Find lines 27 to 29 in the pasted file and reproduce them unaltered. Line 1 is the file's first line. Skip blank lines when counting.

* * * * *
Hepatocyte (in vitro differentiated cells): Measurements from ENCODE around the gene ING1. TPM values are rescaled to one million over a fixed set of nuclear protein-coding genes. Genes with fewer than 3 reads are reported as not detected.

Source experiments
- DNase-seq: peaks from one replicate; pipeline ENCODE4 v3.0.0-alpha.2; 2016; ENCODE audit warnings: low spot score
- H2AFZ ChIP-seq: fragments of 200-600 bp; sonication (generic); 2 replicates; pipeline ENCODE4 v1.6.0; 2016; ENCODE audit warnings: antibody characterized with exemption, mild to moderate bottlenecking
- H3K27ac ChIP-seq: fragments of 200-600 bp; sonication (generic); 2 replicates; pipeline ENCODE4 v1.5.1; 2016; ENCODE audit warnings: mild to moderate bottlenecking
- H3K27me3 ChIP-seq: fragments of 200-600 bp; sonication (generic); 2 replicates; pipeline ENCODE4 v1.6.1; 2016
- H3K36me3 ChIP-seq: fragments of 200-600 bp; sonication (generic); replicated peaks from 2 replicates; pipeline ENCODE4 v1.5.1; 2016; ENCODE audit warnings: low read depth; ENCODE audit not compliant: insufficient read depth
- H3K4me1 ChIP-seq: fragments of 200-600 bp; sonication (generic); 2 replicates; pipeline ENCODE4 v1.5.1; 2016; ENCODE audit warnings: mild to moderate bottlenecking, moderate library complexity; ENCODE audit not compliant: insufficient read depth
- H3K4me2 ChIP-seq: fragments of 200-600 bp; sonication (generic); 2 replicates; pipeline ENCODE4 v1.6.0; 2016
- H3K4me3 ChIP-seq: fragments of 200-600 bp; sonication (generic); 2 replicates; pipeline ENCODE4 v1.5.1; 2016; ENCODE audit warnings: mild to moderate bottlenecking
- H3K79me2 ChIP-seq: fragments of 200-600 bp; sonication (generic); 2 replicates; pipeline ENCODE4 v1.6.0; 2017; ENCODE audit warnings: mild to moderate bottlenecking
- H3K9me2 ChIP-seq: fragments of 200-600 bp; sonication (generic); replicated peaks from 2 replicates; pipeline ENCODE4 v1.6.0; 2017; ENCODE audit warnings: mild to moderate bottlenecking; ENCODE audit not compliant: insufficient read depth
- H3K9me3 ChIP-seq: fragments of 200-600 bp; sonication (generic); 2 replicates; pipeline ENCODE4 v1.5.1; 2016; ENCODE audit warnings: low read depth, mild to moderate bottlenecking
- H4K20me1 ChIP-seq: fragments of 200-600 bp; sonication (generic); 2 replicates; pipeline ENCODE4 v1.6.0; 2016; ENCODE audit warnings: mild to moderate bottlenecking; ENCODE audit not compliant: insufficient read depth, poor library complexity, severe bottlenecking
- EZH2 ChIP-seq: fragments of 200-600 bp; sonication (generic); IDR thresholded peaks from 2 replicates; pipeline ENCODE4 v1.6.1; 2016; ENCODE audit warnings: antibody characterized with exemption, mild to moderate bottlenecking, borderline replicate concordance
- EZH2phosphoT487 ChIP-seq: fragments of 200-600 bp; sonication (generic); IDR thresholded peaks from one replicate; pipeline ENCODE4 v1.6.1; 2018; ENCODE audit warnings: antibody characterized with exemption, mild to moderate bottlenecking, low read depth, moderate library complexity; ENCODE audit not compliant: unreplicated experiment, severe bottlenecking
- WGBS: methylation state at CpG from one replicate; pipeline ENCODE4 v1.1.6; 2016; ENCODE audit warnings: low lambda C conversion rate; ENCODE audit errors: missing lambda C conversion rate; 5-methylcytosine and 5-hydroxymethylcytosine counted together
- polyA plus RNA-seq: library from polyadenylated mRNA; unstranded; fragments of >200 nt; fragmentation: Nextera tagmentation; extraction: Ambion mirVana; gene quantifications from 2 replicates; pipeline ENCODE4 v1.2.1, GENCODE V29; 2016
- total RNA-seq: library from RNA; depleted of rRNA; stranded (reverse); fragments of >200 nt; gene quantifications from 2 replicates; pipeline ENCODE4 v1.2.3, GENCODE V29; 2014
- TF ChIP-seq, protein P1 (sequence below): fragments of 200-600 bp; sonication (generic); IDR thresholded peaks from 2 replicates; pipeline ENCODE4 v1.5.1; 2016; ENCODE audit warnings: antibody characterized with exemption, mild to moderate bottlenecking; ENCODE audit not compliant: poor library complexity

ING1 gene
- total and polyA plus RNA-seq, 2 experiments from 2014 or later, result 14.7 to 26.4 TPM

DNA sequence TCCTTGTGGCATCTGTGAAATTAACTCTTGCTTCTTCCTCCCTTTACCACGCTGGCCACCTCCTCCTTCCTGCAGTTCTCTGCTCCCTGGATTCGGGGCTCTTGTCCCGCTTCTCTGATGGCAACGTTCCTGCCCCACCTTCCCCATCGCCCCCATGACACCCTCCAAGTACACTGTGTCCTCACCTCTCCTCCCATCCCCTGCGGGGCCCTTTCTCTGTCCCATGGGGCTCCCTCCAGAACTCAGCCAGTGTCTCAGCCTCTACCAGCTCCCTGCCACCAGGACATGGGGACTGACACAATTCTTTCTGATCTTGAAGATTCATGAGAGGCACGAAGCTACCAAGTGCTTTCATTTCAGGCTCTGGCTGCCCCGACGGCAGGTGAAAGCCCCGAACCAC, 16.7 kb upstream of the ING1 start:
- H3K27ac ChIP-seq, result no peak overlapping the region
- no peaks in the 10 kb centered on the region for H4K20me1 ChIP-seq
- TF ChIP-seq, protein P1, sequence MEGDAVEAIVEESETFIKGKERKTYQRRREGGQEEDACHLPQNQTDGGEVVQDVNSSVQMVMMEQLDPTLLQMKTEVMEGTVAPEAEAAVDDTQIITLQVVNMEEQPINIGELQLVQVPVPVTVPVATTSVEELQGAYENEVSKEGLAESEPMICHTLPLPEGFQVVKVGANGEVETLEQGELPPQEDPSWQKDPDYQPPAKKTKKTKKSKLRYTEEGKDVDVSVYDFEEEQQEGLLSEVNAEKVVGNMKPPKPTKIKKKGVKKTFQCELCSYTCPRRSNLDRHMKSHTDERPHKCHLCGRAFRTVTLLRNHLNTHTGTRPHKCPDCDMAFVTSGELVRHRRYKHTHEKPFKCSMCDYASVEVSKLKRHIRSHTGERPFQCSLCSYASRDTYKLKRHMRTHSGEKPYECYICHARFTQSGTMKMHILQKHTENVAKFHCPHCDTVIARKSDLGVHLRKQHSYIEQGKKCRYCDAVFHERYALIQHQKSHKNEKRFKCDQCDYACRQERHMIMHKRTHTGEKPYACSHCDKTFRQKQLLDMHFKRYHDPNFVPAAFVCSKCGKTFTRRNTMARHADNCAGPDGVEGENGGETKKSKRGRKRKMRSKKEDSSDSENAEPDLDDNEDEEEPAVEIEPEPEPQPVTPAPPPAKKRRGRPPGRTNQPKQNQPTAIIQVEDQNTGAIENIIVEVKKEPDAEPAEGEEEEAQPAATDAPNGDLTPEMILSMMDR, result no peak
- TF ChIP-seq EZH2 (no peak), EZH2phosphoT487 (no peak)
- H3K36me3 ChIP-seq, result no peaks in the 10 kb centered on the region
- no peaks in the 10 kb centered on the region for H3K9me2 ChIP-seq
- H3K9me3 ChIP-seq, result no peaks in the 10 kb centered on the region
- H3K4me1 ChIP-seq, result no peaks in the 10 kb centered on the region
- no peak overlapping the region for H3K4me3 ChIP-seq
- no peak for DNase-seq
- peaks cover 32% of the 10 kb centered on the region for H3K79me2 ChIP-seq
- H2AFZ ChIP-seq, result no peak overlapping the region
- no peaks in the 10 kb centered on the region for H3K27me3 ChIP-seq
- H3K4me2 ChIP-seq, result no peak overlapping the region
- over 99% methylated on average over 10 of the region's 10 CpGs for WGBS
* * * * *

- TF ChIP-seq EZH2 (no peak), EZH2phosphoT487 (no peak)
- H3K36me3 ChIP-seq, result no peaks in the 10 kb centered on the region
- no peaks in the 10 kb centered on the region for H3K9me2 ChIP-seq